The P-A-I-N-S Typology of Health Literacy Perspectives among Filipino Chronic Non-malignant Pain Sufferers: A Q Methodology Study


Pain is an unpleasant sensory and emotional experience associated with actual or potential tissue damage, or described in terms of such damage (IASP). Acute pain is a positive experience that performs a survival function to promote behavior aimed at avoidance from actual or potential harm.[1] However, pain as described also depicts two negative characteristics: first, that of an interruptive and unpleasant experience [2,3] and second, that of progression to chronification when it persists long after its survival value is spent. Aldrich & Eccleston [4] derived a social constructionist analysis of acute pain (ie, short-lived) such as pain as malfunction; pain as self-growth; pain as spiritual growth; pain as an alien invasion; pain as coping and control; pain as abuse; pain as homeostatic mechanism; and pain as power. However, when the pain becomes chronic (ie, long-lasting), these first accounts are generally found wanting and are often replaced by more biomedical accounts of illness and cure.[5,6] When a person has pain that is chronic, the search for cure and meaning is intensified and can come to dominate. [7, 8]. Sooner or later the person with a chronic condition will be confronted with a discourse of adaptation and will be asked to contemplate acceptance of a life with pain.[9] Although the idea of living a full life despite chronic pain is common in therapeutic domains, it is counter-intuitive, especially for the chronic pain sufferers who are struggling to make sense of their experience.[10]


Health literacy (HL) is defined “as the cognitive and social skills which determine the motivation and ability of individuals to gain access to, understand, and use information in ways which promote and maintain good health.”[11]


The international discussion over health literacy often leans on the levels of health literacy created by Don Nutbeam [12]: basic/functional health literacy, communicative/interactive health literacy, and critical health literacy.[13-15] The lowest level of health literacy means that people know about health risks and health services.[16,17]


The goal of communicative health literacy is to provide an individual with the ability to function independently, with increased motivation and self-confidence. The action aims at benefitting the individual human being. The societal benefits come from the influence on social norms and increased group activity.[16,18]


Stewart, et al. [19] have suggested that health literacy could be expanded to cover also social, cultural, and environmental dimensions. Critical health literacy aims at personal and communal empowerment. It strengthens people’s persistence in times of facing social and economic trouble. People with critical health literacy can change general and organizational practices related to health and communicate with leaders and politicians to realize changes they consider important. Health literacy that is acquired early in life affects health positively during the whole lifespan.[20]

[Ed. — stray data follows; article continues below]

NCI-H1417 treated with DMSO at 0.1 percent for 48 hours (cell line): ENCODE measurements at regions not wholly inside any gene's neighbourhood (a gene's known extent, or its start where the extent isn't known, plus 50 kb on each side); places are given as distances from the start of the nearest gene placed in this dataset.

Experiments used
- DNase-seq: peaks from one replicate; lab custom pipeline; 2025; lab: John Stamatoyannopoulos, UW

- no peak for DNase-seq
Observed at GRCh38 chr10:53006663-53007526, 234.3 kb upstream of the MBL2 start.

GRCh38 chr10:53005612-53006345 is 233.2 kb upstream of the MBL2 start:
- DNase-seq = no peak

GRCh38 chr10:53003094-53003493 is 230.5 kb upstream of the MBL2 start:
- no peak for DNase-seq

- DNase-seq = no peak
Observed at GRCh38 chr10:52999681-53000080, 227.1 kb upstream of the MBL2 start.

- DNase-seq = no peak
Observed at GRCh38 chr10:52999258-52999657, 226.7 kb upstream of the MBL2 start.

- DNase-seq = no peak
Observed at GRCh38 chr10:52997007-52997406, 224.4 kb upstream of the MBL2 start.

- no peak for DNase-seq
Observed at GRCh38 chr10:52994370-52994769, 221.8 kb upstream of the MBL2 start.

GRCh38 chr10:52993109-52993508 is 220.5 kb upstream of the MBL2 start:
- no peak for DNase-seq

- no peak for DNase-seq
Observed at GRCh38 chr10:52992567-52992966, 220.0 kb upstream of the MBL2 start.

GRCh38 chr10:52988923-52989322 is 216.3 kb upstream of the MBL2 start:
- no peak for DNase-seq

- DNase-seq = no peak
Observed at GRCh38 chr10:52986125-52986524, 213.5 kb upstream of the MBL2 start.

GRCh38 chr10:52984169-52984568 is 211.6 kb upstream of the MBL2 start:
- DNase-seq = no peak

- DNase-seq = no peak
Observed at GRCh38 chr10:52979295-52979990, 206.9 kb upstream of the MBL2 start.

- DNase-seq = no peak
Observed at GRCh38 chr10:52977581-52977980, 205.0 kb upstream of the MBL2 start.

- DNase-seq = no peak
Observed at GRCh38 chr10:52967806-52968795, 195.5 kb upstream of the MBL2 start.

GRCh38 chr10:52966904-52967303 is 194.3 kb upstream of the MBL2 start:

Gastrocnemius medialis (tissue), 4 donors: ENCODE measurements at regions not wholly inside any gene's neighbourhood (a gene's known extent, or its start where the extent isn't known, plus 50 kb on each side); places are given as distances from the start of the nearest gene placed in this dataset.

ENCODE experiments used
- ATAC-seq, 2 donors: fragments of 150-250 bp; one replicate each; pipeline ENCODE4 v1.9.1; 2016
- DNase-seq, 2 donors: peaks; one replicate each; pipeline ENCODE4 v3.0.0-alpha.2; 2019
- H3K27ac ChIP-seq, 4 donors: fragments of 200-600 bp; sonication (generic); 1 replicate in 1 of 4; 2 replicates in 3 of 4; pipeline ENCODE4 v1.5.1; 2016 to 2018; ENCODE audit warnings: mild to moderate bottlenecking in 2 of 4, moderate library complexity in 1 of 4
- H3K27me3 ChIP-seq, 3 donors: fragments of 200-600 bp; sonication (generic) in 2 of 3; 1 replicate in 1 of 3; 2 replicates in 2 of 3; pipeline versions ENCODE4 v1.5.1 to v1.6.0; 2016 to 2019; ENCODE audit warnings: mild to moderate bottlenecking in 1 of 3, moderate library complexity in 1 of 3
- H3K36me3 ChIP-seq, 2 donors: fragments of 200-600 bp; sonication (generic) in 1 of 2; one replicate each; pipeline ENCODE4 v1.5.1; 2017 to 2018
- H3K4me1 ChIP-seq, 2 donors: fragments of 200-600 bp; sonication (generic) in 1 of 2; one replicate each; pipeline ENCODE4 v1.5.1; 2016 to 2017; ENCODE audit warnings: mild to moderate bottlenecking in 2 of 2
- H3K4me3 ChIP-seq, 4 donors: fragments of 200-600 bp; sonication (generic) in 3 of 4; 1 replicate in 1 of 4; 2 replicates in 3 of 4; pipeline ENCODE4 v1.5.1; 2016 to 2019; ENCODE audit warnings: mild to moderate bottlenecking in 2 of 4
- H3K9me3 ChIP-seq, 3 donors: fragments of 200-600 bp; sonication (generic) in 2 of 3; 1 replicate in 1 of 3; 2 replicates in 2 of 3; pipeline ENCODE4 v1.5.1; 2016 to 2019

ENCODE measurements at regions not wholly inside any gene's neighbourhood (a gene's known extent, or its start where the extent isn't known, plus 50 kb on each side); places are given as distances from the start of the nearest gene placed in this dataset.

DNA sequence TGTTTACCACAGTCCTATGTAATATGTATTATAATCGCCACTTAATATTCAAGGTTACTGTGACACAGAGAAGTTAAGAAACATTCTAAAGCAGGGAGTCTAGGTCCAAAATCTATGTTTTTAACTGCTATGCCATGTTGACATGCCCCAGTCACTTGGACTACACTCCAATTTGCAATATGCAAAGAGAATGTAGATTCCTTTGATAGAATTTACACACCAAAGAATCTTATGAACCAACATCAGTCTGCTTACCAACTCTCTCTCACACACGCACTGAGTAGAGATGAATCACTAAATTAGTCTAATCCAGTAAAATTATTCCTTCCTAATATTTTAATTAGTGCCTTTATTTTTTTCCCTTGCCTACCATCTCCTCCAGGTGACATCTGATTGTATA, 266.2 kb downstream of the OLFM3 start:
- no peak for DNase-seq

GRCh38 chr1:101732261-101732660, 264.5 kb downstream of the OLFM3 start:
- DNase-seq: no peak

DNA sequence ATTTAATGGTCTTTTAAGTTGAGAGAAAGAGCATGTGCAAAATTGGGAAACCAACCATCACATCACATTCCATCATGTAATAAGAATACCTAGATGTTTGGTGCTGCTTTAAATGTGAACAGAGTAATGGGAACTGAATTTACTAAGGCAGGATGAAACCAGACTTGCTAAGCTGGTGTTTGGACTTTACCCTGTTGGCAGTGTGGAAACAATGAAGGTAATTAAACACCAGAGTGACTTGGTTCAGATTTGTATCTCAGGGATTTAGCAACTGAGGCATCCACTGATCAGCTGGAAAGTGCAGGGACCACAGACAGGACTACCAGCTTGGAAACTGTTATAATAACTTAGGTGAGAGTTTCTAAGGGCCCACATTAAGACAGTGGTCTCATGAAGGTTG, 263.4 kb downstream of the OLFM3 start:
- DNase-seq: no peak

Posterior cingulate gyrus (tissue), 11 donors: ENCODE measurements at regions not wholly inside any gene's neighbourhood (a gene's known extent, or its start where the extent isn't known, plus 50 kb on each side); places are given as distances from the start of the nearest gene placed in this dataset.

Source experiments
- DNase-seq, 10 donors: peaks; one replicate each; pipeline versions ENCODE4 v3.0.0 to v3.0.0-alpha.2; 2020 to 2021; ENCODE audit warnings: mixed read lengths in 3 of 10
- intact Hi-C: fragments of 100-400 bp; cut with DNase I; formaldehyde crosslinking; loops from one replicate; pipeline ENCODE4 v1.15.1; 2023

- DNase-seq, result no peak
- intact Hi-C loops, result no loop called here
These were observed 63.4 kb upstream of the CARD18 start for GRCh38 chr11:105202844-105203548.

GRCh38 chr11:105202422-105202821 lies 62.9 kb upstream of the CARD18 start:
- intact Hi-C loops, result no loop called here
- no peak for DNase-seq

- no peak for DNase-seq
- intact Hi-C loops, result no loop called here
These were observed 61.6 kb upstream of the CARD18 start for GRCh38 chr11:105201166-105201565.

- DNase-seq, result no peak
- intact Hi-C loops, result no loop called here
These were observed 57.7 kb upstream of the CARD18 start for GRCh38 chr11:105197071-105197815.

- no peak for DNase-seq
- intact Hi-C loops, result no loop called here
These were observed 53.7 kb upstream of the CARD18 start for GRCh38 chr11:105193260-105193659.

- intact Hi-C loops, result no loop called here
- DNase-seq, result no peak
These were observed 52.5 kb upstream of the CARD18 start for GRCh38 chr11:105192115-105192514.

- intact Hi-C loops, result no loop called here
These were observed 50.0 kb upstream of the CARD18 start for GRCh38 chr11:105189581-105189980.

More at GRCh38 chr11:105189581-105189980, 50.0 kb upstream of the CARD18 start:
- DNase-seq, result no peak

Brey, et al. [21] defined health literacy as the ability to search, interpret, and understand basic information about health and use the information to promote health. They divided individuals according to their information-seeking approaches to health literacy into four types: the critical thinker who studies the health problem and creates a solution; the responsible citizen who values his responsibility to maintain the community healthy, safe, and free from fear; the life-long learner who recognizes the need to use information about health during his or her whole life; and the efficient communicator who effectively expresses and shares his beliefs, ideas, and information about health to others.

The IMB model [20] recognizes three constructs—information, motivation, and behavioral skills—needed to engage in given health behavior, as specific individual determinants of behavior and behavioral change.[21]

Figure 1. The Information-Motivation-Behavior Model by Fisher and Fisher, 1992


Pain is a culturally invested construct and a private sensation that cannot be reduced by objectification. This paper proposes to segment the health literacy perspectives in the eyes of the Filipino chronic non-malignant pain sufferer through the lens of the social constructionism theory [22,23] and the IMB model.[20] The intent is to explore the extent to which such domains require a rethinking of the healthcare professionals' approach to the management of Filipino patients with chronic pain.



Research Design

The Q methodology is an approach to understanding subjectivity that combines qualitative and quantitative techniques.[26] Originally developed in the 1930s, it allows for a systematic investigation into the viewpoints or perspectives of the participants in the study.[27] Q is a semi-qualitative methodology to identify typologies of perspectives. It is appropriate to address questions concerning diverse viewpoints, plurality of discourses, or participation processes across disciplines. The perspectives are interpreted based on the rankings of a set of statements. These rankings are analyzed using multivariate data reduction techniques in order to find similarities between respondents.



A purposive sample of participants was assembled with the following inclusion/exclusion criteria: chronic pain of at least 3 months duration, age between 18 and 65 years, and no current malignant disease or co-morbidity. Written informed consent was obtained after the researcher oriented the participants regarding the objectives, course, and significance of the study. They were also oriented that their participation is voluntary and that they can withdraw from the study at any time they wish. Participants were assured that confidentiality will be adhered to at all times and the results of the study will only be reported in the aggregate. A robotfoto [28] was used to depict the demographic profile of the participants. Table 1 shows the demographic and other characteristics of the participants.


Table 1. Patient Demographics







12 (40%)

18 (60%)

Age (years ± SD)      

53.8 ± 15.5


Marital Status


      Married/living together






Education (years ± SD)

14.6 ± 2.0